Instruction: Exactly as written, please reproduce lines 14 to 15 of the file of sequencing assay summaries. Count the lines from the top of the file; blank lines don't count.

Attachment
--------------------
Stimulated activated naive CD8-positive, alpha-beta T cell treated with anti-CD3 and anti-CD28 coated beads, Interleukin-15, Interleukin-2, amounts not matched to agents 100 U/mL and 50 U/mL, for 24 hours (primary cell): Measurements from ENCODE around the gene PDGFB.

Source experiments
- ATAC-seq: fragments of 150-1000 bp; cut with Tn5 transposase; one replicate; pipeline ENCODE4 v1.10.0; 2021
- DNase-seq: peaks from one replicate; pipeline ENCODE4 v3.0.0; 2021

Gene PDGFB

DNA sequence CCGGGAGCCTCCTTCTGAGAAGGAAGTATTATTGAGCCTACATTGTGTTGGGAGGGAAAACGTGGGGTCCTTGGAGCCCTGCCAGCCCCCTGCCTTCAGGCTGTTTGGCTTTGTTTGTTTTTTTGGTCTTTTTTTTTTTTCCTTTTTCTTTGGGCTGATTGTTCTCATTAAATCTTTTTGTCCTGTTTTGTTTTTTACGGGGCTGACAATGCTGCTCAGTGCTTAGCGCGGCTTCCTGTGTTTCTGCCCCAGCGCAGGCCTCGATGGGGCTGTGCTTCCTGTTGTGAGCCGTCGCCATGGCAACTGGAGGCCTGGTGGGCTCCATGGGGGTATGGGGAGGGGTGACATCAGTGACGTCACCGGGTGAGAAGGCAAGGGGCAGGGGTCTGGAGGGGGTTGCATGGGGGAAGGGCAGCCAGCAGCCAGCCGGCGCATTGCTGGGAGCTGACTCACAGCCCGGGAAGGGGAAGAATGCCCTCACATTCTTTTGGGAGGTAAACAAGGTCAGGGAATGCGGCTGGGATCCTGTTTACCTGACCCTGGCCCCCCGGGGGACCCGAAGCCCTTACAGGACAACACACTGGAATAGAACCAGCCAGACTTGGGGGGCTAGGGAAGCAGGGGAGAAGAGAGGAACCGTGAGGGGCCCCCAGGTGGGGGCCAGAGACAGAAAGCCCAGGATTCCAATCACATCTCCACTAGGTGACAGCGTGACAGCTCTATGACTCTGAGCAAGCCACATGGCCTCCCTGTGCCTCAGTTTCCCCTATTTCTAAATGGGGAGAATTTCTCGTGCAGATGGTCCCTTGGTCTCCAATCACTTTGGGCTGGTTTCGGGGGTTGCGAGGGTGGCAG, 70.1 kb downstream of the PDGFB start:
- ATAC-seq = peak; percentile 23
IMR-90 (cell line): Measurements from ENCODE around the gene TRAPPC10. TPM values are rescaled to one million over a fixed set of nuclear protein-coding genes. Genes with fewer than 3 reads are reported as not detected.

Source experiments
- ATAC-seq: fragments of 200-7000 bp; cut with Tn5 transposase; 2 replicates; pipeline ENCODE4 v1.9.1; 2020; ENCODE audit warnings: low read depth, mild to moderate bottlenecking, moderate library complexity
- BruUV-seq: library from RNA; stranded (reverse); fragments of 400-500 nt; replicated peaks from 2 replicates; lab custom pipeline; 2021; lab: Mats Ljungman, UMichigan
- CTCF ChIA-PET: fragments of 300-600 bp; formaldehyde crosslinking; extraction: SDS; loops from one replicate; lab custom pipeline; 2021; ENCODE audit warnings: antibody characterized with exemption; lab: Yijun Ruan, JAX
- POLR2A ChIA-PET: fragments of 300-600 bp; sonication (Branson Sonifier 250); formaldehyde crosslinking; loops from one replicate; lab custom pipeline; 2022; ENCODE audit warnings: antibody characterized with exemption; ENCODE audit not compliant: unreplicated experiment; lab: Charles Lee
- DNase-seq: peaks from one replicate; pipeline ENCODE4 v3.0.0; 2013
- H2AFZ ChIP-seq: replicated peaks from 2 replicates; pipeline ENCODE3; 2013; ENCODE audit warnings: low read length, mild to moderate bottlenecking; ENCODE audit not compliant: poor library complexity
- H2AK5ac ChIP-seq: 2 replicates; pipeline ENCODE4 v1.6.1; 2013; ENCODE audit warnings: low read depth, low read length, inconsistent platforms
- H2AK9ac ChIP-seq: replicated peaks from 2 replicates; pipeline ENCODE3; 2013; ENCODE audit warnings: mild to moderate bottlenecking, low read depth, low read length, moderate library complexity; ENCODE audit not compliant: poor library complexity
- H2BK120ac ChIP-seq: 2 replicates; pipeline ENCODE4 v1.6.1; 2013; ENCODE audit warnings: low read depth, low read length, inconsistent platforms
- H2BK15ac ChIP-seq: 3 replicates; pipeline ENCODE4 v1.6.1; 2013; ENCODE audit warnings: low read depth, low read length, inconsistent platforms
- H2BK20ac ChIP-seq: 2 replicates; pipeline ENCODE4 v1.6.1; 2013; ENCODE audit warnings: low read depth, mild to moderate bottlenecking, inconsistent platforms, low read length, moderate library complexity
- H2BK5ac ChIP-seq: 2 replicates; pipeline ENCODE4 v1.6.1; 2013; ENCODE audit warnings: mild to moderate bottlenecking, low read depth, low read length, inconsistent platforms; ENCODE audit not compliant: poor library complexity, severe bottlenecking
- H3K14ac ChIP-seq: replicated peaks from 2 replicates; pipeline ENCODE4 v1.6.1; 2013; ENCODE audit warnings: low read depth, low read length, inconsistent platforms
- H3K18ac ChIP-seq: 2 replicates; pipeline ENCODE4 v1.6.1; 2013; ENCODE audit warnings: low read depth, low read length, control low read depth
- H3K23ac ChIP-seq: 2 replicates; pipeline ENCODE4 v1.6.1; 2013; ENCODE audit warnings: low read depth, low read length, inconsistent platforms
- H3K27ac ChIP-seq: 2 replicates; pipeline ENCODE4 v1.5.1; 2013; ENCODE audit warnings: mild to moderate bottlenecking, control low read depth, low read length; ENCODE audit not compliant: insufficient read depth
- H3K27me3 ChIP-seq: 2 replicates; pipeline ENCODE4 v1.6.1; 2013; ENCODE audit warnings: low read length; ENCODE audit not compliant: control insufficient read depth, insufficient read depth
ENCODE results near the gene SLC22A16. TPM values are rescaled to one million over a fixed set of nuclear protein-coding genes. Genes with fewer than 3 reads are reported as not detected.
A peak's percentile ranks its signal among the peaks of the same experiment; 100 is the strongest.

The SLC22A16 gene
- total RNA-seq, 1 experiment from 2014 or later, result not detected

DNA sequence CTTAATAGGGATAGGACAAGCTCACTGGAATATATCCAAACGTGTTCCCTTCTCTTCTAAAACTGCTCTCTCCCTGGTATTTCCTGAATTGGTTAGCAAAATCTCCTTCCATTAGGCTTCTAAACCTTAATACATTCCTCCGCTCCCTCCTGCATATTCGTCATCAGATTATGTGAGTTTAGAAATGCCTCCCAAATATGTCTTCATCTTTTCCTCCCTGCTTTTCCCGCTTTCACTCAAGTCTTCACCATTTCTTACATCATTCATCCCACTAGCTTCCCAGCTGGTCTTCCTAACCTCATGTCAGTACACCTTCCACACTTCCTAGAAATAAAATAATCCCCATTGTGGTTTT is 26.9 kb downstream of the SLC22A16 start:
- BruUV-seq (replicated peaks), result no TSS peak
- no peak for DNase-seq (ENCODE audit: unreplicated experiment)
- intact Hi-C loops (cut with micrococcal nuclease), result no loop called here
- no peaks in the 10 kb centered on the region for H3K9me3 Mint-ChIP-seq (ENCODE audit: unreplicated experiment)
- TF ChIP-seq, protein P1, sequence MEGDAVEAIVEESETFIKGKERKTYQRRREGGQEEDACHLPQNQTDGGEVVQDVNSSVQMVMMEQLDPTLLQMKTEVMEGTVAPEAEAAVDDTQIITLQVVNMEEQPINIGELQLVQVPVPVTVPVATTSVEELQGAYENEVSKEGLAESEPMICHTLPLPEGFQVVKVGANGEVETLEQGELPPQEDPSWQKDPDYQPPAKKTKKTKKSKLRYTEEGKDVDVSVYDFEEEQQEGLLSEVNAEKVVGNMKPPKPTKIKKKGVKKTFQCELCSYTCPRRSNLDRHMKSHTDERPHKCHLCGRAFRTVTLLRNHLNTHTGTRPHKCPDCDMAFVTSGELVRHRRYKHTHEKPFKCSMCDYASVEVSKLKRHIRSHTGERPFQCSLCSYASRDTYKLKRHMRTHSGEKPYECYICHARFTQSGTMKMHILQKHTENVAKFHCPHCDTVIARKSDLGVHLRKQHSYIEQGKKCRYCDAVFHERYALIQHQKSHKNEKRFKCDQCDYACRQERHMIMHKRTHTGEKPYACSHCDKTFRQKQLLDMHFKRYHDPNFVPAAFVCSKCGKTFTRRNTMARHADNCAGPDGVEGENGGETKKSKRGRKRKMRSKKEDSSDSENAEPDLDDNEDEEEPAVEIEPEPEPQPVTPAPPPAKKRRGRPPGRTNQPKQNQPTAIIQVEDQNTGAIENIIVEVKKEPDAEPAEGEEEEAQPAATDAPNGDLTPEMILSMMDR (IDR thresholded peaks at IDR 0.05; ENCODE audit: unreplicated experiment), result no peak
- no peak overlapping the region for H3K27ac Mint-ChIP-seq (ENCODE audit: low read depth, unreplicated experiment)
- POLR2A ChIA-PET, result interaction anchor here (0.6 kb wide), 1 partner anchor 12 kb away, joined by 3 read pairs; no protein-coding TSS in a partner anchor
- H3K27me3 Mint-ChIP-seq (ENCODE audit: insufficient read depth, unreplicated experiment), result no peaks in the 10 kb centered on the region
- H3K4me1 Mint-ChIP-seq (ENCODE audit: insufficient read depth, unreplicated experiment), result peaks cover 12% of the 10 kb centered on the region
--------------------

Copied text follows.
- DNase-seq: peaks from one replicate; pipeline ENCODE4 v3.0.0; 2013
- H2AFZ ChIP-seq: replicated peaks from 2 replicates; pipeline ENCODE3; 2013; ENCODE audit warnings: low read length, mild to moderate bottlenecking; ENCODE audit not compliant: poor library complexity